The Embassy of Mexico in Ghana earlier this week celebrated one of Mexico’s top festivals known as Día De Muertos (Day of the Dead) at the Mexican Embassy in Accra.
The festival, a fusion of prehispanic rituals and Catholic religious rites is celebrated as a holiday in Mexico and beyond to honour life. During the festival, Mexicans visit cemeteries, decorate the graves and spend time there, in the presence of their deceased friends and family members.
In addition, people elaborately decorate altars (called ofrendas) in their homes to welcome their beloved ones. Mexico’s Día De Muertos (Day of the Dead) was recognized by UNESCO as part of the intangible cultural heritage of humanity in 2008.
The event also witnessed the screening of the Mexican short film, Ramona, Giovanna Zacarías. 2014. Ramona, an 80-year-old peasant, announces that she was about to die. Her son Carmelo asks her for more time to raise the money for the coffin. The news traveled around the town and many people came to bid her farewell and, in passing, gave her messages to their deceased.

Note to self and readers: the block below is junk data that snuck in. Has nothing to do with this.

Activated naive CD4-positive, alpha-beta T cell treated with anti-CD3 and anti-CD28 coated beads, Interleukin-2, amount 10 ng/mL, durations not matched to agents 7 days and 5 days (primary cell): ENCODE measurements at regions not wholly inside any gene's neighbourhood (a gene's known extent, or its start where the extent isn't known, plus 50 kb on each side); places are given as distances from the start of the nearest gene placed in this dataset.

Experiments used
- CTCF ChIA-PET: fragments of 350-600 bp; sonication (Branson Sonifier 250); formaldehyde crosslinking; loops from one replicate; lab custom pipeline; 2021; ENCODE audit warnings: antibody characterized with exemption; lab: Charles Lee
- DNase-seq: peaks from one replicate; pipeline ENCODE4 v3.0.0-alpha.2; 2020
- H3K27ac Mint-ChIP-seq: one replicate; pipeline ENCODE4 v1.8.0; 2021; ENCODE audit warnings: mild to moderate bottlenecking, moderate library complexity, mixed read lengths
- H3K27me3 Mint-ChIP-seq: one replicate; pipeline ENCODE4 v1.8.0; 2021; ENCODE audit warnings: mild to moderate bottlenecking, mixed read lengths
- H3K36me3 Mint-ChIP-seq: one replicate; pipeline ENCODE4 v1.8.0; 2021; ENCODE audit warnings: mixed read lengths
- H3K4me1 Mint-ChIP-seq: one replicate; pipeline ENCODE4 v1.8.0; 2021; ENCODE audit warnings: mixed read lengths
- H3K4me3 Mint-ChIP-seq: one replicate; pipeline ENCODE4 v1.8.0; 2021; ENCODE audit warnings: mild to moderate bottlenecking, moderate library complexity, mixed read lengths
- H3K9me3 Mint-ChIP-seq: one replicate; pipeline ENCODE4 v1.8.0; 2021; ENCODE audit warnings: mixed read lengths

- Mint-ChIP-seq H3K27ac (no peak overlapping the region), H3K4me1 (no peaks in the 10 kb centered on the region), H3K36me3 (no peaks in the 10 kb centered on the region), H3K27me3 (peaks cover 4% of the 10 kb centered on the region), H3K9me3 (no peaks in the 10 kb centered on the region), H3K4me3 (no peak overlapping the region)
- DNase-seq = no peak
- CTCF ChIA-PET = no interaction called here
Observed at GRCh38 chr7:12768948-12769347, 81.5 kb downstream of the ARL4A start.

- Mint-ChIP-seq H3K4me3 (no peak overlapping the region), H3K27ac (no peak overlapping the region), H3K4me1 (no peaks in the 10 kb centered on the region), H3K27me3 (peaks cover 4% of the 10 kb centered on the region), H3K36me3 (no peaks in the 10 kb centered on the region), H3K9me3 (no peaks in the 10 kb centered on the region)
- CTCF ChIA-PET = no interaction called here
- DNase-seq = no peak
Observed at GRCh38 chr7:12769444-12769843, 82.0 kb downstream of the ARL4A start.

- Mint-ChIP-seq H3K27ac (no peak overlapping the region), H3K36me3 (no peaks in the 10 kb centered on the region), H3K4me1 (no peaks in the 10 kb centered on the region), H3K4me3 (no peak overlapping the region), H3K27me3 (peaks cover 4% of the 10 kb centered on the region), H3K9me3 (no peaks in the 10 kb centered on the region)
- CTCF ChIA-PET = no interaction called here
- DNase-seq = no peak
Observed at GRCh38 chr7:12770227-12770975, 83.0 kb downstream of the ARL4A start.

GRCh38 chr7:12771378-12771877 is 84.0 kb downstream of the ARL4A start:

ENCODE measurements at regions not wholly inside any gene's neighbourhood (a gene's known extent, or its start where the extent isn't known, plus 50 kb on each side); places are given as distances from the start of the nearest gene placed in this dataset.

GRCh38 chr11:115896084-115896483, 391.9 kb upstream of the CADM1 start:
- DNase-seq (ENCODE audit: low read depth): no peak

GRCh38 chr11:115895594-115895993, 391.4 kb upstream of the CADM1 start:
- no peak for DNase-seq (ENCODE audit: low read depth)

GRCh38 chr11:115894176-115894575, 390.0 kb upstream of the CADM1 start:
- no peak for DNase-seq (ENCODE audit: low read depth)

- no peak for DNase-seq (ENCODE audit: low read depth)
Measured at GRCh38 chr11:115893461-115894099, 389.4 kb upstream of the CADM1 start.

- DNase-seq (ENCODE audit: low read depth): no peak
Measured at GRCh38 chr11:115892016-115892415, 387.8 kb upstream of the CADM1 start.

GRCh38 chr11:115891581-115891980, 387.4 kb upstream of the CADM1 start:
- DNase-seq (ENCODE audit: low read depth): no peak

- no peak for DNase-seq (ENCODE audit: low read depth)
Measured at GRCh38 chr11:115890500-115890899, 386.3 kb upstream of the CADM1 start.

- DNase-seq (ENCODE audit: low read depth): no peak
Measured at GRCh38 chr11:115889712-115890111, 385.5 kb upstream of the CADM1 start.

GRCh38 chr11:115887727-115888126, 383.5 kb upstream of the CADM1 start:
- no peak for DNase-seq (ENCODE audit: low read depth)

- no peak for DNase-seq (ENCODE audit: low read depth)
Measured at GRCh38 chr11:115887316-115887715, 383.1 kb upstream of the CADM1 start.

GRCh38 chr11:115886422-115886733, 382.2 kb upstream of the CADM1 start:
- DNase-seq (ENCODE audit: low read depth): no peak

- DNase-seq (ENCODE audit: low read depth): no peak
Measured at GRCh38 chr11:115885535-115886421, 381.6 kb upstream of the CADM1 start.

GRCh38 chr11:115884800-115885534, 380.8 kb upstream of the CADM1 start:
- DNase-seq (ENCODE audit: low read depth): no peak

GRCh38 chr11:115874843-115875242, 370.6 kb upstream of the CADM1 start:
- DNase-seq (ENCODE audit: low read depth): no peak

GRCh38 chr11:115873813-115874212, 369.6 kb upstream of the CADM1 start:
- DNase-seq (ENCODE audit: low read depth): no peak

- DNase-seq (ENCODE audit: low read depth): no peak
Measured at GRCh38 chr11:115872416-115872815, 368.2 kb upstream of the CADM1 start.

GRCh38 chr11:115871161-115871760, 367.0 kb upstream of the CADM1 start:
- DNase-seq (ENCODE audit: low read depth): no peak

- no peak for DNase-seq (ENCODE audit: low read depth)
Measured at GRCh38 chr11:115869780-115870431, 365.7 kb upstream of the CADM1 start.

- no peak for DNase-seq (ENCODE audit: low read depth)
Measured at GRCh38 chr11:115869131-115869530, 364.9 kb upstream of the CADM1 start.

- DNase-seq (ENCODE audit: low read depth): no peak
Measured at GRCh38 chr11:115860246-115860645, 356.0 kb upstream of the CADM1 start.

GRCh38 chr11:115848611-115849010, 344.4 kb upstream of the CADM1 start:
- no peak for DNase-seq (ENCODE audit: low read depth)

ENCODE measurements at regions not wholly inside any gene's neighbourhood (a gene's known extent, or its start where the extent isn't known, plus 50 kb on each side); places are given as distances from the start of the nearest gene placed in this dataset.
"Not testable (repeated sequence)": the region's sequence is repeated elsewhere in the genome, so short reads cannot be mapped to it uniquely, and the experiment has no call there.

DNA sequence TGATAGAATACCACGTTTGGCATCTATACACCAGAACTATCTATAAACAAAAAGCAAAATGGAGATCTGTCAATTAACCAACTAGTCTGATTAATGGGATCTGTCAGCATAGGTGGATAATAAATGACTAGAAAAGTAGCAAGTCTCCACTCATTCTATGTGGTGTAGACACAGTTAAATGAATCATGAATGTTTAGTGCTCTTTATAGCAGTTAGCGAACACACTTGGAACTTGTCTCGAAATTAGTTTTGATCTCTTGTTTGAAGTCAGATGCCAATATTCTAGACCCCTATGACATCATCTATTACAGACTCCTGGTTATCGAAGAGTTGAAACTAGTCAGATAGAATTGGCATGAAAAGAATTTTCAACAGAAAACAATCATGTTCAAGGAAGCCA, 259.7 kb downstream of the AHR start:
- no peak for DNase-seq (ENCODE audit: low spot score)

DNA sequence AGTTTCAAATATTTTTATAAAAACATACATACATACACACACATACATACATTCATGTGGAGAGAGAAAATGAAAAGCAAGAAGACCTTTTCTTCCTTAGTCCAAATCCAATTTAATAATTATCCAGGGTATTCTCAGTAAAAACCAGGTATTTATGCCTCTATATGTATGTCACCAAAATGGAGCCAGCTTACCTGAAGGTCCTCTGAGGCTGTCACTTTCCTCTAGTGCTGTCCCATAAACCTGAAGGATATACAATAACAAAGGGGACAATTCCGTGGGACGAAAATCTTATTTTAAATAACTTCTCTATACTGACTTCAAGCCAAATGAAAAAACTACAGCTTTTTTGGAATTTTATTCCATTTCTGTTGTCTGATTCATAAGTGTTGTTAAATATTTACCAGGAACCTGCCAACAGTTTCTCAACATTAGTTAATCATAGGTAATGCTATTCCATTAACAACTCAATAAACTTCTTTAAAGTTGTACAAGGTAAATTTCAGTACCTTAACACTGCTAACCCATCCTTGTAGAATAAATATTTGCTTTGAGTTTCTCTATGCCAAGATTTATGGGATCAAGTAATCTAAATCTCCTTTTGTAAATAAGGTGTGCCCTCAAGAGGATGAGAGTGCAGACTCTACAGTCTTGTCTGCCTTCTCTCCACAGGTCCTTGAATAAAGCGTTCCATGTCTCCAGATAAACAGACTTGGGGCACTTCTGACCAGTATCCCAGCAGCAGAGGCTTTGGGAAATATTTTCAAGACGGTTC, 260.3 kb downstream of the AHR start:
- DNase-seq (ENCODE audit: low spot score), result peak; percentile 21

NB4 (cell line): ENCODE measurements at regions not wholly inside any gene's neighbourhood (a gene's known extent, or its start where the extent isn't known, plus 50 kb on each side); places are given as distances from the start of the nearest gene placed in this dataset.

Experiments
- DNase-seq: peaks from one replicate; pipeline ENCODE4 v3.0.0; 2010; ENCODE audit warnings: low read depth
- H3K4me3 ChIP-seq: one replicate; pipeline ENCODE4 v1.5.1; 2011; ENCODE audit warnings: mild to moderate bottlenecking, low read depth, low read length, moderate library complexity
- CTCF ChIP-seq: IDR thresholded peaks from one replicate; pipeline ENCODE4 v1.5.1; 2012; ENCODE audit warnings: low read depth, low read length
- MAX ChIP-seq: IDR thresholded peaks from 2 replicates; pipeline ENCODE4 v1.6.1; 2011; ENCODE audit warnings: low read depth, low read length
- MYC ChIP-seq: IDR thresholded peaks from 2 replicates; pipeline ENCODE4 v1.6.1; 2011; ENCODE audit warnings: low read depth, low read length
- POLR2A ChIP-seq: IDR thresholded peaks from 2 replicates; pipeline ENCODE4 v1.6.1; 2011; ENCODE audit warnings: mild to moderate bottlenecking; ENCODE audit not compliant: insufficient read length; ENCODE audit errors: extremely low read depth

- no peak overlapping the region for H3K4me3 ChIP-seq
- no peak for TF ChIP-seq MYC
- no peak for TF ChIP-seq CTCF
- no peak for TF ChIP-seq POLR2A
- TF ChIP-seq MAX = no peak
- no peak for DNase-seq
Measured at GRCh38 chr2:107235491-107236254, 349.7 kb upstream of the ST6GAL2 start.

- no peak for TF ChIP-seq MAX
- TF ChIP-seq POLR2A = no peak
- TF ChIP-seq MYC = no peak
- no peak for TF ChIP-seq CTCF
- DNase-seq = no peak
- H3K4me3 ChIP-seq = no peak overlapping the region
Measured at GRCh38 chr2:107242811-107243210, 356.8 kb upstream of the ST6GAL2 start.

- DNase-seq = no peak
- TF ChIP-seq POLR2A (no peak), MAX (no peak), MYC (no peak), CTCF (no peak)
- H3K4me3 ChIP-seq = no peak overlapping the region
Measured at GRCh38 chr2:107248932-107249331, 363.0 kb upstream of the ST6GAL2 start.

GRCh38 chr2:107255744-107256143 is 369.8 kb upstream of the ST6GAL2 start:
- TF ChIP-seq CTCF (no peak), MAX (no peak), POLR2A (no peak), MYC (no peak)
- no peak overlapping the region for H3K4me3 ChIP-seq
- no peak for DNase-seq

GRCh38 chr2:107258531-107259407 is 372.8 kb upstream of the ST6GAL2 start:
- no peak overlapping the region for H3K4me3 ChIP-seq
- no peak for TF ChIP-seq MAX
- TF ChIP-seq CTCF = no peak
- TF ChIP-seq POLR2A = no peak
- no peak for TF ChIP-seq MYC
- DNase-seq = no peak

Just like Mexico, Ghana has a special approach towards Death and the way to honour our beloved ones. Ghanaian funerals stand out as one of the most important social and cultural elements.
Traditionally, funerals take place on Saturdays. For a Ghanaian funeral, it is traditional for members of the community to wear clothing in black, black and white or red. The black-and-white or red dress code symbolizes giving thanks to God and an end to the initial mourning period.
In recent times, what is becoming most notable about Ghanaian funerals is the creation of fantasy caskets. Professional casket-makers carve and paint elaborate coffins shaped like items that the deceased loved in life. It is a belief that the casket will transport the deceased to the next level of existence. The sky is the limit for imagination and creativity, multiple shapes and colors are available to create fantastic coffins and it serves as a colorful transition for souls.